Milk contains specifics for growth. Experiments with animals have taught us that there are two specific substances, known as vitamins, which must be present in the diet if a young animal is to grow. If either one is absent, growth is impossible. Both are to be found in milk, one in the cream and the other in the skim milk or whey. For this reason children should have whole milk rather than skim milk. Of course, butter and skim milk should produce the same result as whole milk. Eggs also have these requisites and can be used to supplement milk for either one, but as a rule it is more practical to depend upon milk, and usually more economical. For little children, milk is best served as a beverage. But as children grow up, the fluidity of milk makes them feel as if it were not food enough and it is generally better to use it freely in the kitchen first, and then, if there is any surplus, put it on the table as a beverage or serve it thus to those who need an extra supply--the half-grown boys, for instance, who need more food in a day than even a hard-working farmer.

A good plan is to set aside definitely, as a day's supply, a quart apiece for each person under sixteen and a pint apiece for each one over this age. Then see at night how well one has succeeded in disposing of it. If there is much left, one should consider ways of using it to advantage. The two simplest probably are, first, as cream sauce for vegetables of all sorts; for macaroni or hominy with or without cheese; or for hard cooked eggs or left-over meats; and next in puddings baked a long time in the oven so that much of the water in the milk is evaporated. Such puddings are easy to prepare on almost any scale and are invaluable for persons with big appetites because they are concentrated without being unwholesome.

The milk pitcher and the vegetable garden are the best friends of the woman wishing to set a wholesome and economical table. Vegetables supplement milk almost ideally, since they contain the vegetable fiber which helps to guard against constipation, and the iron which is the lacking door in the "house that milk built." Vegetables which are not perfect enough to serve uncooked, like the broken leaves of lettuce and the green and tough parts of celery, are excellent cooked and served with a cream sauce. Cream sauce makes it possible also to cook enough of a vegetable for two days at once, sending it to the table simply dressed in its own juices or a little butter the first time and making a scalloped dish with cream sauce and crumbs the next day. Vegetables which do not lend themselves to this treatment can be made into cream soups, which are excellent as the hot dish for supper, because they can be prepared in the morning and merely reheated at serving time.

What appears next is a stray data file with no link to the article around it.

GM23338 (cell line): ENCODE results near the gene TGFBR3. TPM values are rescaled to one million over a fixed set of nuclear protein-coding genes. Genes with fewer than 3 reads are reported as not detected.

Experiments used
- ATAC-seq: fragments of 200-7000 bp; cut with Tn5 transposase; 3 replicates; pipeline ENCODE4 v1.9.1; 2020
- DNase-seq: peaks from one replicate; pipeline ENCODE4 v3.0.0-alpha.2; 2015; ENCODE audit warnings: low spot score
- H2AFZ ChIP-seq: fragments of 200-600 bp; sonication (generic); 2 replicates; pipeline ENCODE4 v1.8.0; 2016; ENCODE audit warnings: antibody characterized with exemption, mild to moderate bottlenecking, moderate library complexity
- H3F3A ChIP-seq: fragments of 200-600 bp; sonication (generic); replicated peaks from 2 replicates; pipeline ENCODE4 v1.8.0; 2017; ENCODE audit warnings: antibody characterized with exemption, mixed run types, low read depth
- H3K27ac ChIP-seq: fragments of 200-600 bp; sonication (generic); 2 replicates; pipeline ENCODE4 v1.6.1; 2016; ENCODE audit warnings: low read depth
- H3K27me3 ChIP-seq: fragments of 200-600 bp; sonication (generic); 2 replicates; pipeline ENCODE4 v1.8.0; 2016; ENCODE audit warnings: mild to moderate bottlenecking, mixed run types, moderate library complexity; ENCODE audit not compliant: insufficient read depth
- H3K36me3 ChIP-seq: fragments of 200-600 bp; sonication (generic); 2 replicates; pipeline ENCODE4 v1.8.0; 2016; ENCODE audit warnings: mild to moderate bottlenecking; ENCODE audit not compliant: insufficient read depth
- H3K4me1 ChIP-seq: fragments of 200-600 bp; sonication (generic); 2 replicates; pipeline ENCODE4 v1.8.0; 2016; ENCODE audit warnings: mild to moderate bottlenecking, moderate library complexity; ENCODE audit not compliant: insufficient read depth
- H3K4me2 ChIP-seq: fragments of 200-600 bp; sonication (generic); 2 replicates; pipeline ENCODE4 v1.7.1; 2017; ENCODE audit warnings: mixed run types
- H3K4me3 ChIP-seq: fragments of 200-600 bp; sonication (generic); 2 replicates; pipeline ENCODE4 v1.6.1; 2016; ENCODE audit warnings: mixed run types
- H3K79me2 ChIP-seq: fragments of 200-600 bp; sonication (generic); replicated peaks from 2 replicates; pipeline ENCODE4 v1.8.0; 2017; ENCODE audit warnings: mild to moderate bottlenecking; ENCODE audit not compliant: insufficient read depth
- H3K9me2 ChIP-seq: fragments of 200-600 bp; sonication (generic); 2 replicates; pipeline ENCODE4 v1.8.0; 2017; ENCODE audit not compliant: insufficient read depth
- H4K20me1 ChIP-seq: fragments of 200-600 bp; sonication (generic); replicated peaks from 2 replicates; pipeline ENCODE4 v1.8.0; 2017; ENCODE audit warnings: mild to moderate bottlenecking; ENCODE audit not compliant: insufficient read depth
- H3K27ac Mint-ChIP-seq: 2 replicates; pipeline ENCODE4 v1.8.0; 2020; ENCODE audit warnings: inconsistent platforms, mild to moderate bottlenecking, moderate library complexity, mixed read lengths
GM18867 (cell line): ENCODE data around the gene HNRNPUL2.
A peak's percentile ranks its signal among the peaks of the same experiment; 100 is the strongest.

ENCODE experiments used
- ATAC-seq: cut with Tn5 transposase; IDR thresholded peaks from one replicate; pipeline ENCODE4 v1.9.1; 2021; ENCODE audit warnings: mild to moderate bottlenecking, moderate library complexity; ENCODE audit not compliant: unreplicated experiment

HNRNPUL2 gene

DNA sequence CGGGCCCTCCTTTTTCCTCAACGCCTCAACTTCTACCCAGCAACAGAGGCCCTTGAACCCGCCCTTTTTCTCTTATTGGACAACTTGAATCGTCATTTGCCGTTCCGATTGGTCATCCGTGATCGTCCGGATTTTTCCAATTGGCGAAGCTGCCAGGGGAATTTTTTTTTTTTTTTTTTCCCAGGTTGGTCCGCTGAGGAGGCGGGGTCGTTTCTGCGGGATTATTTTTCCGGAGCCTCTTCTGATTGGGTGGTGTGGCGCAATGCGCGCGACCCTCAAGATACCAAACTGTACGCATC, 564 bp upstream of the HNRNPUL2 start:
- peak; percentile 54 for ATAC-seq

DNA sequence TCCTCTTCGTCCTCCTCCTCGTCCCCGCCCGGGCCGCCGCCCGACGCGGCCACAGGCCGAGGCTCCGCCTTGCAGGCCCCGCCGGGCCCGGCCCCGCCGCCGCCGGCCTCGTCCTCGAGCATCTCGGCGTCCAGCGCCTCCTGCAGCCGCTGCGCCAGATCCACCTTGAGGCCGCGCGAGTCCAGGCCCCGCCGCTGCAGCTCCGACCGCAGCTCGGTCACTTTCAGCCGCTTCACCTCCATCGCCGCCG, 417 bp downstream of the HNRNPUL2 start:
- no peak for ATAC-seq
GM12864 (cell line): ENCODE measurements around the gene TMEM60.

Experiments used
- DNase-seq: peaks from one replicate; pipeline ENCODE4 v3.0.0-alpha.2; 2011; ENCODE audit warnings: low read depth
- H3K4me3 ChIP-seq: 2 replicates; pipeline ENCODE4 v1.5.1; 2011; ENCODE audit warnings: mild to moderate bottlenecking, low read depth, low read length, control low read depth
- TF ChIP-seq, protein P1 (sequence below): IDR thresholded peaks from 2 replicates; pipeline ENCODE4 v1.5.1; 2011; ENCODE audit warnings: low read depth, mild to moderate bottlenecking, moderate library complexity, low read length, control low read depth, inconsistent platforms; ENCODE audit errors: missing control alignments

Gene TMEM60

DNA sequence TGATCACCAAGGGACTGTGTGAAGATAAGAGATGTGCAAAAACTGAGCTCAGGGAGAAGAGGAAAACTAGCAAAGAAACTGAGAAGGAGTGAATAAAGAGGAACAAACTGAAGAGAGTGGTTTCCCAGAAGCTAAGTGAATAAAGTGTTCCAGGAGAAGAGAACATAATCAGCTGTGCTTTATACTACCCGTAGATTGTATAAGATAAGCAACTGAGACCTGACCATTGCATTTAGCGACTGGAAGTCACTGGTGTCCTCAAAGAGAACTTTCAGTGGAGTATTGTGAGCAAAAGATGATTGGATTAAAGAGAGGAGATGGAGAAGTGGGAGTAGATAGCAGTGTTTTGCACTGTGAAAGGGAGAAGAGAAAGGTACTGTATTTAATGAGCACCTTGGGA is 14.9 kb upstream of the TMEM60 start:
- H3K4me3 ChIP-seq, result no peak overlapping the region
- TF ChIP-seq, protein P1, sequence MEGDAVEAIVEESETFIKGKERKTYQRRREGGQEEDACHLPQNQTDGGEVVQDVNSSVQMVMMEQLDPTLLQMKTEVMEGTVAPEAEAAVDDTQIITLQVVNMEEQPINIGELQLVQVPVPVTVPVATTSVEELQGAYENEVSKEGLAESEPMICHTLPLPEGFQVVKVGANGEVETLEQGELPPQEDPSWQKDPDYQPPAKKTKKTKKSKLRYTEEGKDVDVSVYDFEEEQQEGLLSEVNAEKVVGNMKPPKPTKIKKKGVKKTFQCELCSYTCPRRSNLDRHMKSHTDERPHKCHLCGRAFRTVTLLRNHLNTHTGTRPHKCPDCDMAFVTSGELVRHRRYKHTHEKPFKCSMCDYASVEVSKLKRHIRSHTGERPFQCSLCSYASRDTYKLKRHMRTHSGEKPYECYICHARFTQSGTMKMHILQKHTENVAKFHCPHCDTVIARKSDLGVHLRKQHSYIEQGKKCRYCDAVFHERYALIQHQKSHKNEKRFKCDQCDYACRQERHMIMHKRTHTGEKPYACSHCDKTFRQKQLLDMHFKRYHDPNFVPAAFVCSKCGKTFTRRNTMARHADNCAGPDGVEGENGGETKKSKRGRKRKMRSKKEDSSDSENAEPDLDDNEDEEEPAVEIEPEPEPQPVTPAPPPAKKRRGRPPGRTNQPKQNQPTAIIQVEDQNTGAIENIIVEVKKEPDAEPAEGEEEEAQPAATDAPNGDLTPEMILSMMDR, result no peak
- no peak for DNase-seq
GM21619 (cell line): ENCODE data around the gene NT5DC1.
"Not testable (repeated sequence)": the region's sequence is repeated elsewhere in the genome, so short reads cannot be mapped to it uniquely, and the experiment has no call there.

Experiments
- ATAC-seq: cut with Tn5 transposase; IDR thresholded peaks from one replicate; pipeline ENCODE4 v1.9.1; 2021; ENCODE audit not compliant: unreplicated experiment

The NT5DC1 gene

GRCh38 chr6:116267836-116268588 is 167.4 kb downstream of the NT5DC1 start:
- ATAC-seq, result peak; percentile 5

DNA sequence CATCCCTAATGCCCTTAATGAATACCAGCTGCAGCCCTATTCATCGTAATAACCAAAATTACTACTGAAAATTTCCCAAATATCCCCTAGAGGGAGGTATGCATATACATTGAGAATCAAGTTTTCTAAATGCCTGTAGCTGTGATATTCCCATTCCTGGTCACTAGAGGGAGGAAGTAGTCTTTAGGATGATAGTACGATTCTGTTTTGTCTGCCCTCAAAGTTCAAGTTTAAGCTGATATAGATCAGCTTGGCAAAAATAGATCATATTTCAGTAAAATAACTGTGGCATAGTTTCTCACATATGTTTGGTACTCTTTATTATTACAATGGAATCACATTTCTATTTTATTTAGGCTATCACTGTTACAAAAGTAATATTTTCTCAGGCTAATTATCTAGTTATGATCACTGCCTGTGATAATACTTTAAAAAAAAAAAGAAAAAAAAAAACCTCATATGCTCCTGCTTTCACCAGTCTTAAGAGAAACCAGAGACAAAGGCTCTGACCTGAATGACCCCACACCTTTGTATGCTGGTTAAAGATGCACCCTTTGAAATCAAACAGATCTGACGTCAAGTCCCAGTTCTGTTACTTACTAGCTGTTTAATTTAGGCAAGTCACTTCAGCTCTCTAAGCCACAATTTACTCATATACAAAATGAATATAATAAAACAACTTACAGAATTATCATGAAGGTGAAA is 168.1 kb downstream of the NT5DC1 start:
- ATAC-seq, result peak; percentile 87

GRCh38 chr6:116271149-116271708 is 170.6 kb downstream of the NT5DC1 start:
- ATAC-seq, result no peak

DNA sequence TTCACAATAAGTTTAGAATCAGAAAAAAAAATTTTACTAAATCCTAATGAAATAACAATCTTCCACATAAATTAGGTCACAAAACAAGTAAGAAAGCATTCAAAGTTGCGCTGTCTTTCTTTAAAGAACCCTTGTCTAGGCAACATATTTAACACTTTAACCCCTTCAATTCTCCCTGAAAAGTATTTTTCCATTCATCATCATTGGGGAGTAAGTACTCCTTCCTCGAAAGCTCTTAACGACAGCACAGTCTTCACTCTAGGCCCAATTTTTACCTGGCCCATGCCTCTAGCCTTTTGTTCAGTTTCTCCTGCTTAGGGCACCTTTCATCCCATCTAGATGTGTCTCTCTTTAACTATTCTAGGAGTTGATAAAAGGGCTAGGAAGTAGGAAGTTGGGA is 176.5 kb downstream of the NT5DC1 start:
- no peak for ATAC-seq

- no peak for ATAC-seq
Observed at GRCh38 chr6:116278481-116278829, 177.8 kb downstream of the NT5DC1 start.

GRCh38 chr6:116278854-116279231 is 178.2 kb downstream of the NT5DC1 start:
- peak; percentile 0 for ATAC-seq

Finally, the addition of milk in liberal quantities to tea and coffee (used of course only by adults); its use without dilution with water in cocoa; and instead of water in bread when that is made at home, ought to enable a housewife to dispose satisfactorily of her day's quota of milk.

Rose, Mary Swartz (2004-11-17). Everyday Foods in War Time (p. 6). Public Domain Books. Kindle Edition.








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5/2/17

Beer Batter for Fish (You can substitute for the beer)

When I was very small, I remember the taste of fish was beer battered walleye and catfish.  That's the only fish I knew of for years until I was in elementary school and my Mom started to buy us fish sticks sometimes.  Before that however, the only fish I had for the first 7 or 8 years of my life was always fresh caught in the heartland of America.

After I was a teenager and into adulthood, I didn't really like the taste of Walleye anymore but to this day I still love catfish - as long as they aren't too large, where they've acquired that muddy taste.  I like grilled catfish best but a good beer batter recipe is nice to have on hand and this is a good one.  Light American beers work best if you don't know that you love a good, heavy beer flavor.  If you love a nice rich, heavier beer, then use whatever beer you have on hand; Guinness, etc.  You can also substitute seltzer water or even regular water for the beer.  If it has a lemon flavor to it that's ok but don't use a water that has sweeteners in it.


Beer-Battered Fish

1 1/2 c all-purpose flour
1/2 t garlic powder
1/2 t ground cumin
1/2 t salt
1/4 t freshly ground black pepper
1/4 t cayenne pepper
1 can beer

Combine the dry ingredients large bowl. Whisk in the beer.

Dip your fish fillets or pieces into the beer batter, letting excess batter drip back into bowl. Fry 3 to 4 minutes for average sized fillets - longer if you have large pieces of fish.  Done when golden brown and crispy on all sides. Drain on paper towels.  Season with salt.
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4/28/17

How to Make Homemade Salsa - Canned

Re-posting again because I love this spicy and delicious homemade salsa recipe!  And with Cinco De Mayo right around the corner I know there are some readers who will find this helpful!